The Stellar white paper "presents federated Byzantine agreement (FBA), a model suitable for worldwide consensus." It then goes on to state that it "further presents the Stellar consensus protocol (SCP), a construction for FBA." When reading the paper, I fail to identify the point at which it is no longer FBA that is described but SCP. My interpretation of the wording is that FBA is part of SCP but not all that is SCP is FBA. So -- what differentiates the two terms? Where to draw the line?


The Stellar Consensus Protocol is a type of federated Byzantine agreement protocol. So FBA is a broader category that includes SCP.

There's a more recent peer-reviewed paper written for the SOSP that I personally find a bit easier to parse than the original white paper. Here's what it says:

"Stellar introduces a new Byzantine agreement protocol, SCP (Stellar Consensus Protocol), through which token issuers designate specific validator servers to enforce transaction finality."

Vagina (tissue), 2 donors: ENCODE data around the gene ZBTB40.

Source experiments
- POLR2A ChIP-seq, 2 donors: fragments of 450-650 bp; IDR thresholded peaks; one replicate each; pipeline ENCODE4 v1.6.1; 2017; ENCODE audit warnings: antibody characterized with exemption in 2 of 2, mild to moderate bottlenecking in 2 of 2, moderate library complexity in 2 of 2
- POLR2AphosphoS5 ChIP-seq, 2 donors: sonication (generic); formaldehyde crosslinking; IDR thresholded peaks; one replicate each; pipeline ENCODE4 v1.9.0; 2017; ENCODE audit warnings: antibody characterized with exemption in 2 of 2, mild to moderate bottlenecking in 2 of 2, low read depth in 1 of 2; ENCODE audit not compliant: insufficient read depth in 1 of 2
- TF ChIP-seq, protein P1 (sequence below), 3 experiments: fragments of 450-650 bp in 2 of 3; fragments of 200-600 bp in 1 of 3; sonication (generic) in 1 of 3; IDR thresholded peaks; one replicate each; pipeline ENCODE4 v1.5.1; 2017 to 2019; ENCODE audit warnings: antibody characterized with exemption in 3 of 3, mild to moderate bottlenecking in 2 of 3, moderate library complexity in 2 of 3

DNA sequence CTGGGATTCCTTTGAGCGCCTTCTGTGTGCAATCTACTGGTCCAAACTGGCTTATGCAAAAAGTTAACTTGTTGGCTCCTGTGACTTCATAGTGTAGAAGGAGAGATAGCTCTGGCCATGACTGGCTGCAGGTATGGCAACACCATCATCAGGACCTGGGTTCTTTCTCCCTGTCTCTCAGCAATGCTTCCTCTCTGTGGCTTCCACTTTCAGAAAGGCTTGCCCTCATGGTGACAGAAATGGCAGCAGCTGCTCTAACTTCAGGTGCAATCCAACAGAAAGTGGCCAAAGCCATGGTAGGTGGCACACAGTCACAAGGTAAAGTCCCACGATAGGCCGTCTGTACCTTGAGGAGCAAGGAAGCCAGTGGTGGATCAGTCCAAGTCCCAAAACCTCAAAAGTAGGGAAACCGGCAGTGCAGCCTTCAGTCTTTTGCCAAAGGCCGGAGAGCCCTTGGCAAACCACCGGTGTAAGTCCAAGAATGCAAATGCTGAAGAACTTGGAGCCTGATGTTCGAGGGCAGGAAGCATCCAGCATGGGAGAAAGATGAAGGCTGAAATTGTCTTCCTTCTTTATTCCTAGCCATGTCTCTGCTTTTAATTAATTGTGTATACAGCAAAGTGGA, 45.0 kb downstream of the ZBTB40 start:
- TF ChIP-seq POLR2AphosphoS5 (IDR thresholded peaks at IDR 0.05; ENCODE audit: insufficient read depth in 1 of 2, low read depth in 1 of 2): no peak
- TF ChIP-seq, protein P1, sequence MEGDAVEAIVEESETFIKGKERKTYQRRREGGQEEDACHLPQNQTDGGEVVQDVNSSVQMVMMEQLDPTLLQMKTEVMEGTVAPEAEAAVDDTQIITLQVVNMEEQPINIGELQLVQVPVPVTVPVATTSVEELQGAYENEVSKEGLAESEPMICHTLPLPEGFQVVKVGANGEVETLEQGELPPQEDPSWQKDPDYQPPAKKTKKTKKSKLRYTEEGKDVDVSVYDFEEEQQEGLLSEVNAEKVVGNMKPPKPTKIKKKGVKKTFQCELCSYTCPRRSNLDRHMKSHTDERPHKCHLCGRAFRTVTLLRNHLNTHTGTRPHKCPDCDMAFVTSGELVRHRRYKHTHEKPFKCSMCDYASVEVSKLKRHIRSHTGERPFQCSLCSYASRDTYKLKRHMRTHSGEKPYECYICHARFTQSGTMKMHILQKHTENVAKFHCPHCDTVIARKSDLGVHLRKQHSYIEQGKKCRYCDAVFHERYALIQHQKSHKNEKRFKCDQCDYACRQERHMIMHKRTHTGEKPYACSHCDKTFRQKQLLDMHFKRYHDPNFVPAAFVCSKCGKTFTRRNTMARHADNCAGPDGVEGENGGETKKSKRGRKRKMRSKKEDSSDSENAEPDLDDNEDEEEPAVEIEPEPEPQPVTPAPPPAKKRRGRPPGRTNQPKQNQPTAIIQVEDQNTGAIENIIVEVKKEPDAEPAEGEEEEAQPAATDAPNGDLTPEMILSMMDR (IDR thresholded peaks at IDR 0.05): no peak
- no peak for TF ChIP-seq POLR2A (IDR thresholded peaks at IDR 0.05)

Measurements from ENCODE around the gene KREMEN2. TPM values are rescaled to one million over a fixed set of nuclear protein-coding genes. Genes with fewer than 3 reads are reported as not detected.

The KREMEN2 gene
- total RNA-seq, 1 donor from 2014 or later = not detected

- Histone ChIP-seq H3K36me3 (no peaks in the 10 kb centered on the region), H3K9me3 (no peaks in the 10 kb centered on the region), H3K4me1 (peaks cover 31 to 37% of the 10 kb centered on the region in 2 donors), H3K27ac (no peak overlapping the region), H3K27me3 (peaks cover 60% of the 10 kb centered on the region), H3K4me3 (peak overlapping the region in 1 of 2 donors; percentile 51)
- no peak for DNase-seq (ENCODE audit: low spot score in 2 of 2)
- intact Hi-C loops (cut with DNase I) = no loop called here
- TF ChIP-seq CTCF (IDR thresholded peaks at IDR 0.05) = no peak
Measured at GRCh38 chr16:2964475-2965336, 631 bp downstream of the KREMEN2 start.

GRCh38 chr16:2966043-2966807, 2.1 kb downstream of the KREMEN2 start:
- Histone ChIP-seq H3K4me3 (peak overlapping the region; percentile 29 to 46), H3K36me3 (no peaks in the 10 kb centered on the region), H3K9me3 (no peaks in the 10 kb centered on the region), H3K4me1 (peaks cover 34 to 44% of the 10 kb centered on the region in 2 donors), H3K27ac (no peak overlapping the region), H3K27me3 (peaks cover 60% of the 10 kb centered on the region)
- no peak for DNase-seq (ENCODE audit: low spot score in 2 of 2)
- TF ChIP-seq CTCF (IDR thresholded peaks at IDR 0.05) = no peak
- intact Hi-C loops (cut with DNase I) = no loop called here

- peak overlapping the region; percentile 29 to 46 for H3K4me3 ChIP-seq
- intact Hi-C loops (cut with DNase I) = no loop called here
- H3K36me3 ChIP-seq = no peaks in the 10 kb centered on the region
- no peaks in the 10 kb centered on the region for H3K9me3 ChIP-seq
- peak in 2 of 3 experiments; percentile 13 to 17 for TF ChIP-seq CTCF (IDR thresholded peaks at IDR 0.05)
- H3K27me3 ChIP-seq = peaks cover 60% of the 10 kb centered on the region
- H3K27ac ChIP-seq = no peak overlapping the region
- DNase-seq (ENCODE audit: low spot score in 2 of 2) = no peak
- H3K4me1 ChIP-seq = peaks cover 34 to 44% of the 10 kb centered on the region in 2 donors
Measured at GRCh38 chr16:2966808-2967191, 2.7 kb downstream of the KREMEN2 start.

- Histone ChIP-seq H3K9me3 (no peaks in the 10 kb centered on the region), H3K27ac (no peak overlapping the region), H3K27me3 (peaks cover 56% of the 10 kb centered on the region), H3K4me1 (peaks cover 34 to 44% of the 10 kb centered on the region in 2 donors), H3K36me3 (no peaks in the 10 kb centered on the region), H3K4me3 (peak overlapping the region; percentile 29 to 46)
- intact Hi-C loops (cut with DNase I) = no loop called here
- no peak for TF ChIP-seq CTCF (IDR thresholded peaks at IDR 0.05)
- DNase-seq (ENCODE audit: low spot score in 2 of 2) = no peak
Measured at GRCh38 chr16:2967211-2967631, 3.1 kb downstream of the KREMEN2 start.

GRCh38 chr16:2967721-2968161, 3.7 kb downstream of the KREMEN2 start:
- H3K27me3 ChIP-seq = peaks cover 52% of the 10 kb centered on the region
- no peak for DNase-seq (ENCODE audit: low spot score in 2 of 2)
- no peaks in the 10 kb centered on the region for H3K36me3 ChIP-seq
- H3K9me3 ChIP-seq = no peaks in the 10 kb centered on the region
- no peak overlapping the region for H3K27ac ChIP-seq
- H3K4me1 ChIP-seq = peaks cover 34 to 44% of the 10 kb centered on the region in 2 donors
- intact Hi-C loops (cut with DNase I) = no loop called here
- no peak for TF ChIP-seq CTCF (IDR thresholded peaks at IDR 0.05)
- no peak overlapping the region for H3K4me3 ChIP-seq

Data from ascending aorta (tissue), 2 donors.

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  • Hi Justin, thank you. I agree with you, I also find the SOSP paper easier to digest. It has also been my intuition that FBA is a protocol of which SCP is one instance. However, and that was my original question, which parts described in those papers apply to FBA in general, and which are specific to SCP? Please apologize if this was not clear from how I worded the original question. – blockrookie Jul 9 at 9:43
  • Got it! In the SOSP paper, I think section 3.1 Federated Byzantine agreement covers FBA generally. Section 3.2 Protocol description switches to talking about SCP specifically. Does that make sense? – Justin Rice Jul 10 at 11:55

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